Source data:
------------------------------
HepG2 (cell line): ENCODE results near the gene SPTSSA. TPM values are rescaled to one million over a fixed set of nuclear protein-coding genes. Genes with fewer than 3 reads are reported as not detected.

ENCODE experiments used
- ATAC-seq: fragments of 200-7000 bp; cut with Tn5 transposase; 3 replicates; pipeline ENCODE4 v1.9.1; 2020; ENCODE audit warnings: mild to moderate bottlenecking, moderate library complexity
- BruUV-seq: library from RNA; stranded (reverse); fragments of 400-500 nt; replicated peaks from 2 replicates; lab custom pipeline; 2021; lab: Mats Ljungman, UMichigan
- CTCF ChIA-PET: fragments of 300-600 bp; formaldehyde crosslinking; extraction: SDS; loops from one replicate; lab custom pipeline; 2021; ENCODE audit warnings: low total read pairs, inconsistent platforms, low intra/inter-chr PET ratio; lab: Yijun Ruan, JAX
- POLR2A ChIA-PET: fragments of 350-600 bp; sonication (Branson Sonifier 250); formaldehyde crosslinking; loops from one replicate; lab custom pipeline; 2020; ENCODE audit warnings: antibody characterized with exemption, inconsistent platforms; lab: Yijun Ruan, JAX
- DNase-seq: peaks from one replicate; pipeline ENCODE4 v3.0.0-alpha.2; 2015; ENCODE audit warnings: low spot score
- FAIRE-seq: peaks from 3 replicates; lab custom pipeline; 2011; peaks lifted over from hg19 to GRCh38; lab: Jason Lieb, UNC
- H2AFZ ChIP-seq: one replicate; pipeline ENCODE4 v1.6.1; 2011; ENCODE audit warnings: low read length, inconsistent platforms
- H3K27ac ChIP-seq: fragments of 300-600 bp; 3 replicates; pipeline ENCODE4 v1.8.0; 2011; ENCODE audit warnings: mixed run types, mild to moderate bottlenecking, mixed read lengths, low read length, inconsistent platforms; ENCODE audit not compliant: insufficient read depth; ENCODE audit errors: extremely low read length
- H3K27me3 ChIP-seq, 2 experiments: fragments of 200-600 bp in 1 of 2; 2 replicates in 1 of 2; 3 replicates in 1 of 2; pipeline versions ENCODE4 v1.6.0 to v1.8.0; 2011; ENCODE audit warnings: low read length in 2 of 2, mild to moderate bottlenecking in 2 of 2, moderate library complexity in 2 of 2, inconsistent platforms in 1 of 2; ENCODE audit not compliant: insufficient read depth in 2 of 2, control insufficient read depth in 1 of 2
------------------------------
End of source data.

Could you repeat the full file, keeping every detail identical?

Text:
HepG2 (cell line): ENCODE results near the gene SPTSSA. TPM values are rescaled to one million over a fixed set of nuclear protein-coding genes. Genes with fewer than 3 reads are reported as not detected.

ENCODE experiments used
- ATAC-seq: fragments of 200-7000 bp; cut with Tn5 transposase; 3 replicates; pipeline ENCODE4 v1.9.1; 2020; ENCODE audit warnings: mild to moderate bottlenecking, moderate library complexity
- BruUV-seq: library from RNA; stranded (reverse); fragments of 400-500 nt; replicated peaks from 2 replicates; lab custom pipeline; 2021; lab: Mats Ljungman, UMichigan
- CTCF ChIA-PET: fragments of 300-600 bp; formaldehyde crosslinking; extraction: SDS; loops from one replicate; lab custom pipeline; 2021; ENCODE audit warnings: low total read pairs, inconsistent platforms, low intra/inter-chr PET ratio; lab: Yijun Ruan, JAX
- POLR2A ChIA-PET: fragments of 350-600 bp; sonication (Branson Sonifier 250); formaldehyde crosslinking; loops from one replicate; lab custom pipeline; 2020; ENCODE audit warnings: antibody characterized with exemption, inconsistent platforms; lab: Yijun Ruan, JAX
- DNase-seq: peaks from one replicate; pipeline ENCODE4 v3.0.0-alpha.2; 2015; ENCODE audit warnings: low spot score
- FAIRE-seq: peaks from 3 replicates; lab custom pipeline; 2011; peaks lifted over from hg19 to GRCh38; lab: Jason Lieb, UNC
- H2AFZ ChIP-seq: one replicate; pipeline ENCODE4 v1.6.1; 2011; ENCODE audit warnings: low read length, inconsistent platforms
- H3K27ac ChIP-seq: fragments of 300-600 bp; 3 replicates; pipeline ENCODE4 v1.8.0; 2011; ENCODE audit warnings: mixed run types, mild to moderate bottlenecking, mixed read lengths, low read length, inconsistent platforms; ENCODE audit not compliant: insufficient read depth; ENCODE audit errors: extremely low read length
- H3K27me3 ChIP-seq, 2 experiments: fragments of 200-600 bp in 1 of 2; 2 replicates in 1 of 2; 3 replicates in 1 of 2; pipeline versions ENCODE4 v1.6.0 to v1.8.0; 2011; ENCODE audit warnings: low read length in 2 of 2, mild to moderate bottlenecking in 2 of 2, moderate library complexity in 2 of 2, inconsistent platforms in 1 of 2; ENCODE audit not compliant: insufficient read depth in 2 of 2, control insufficient read depth in 1 of 2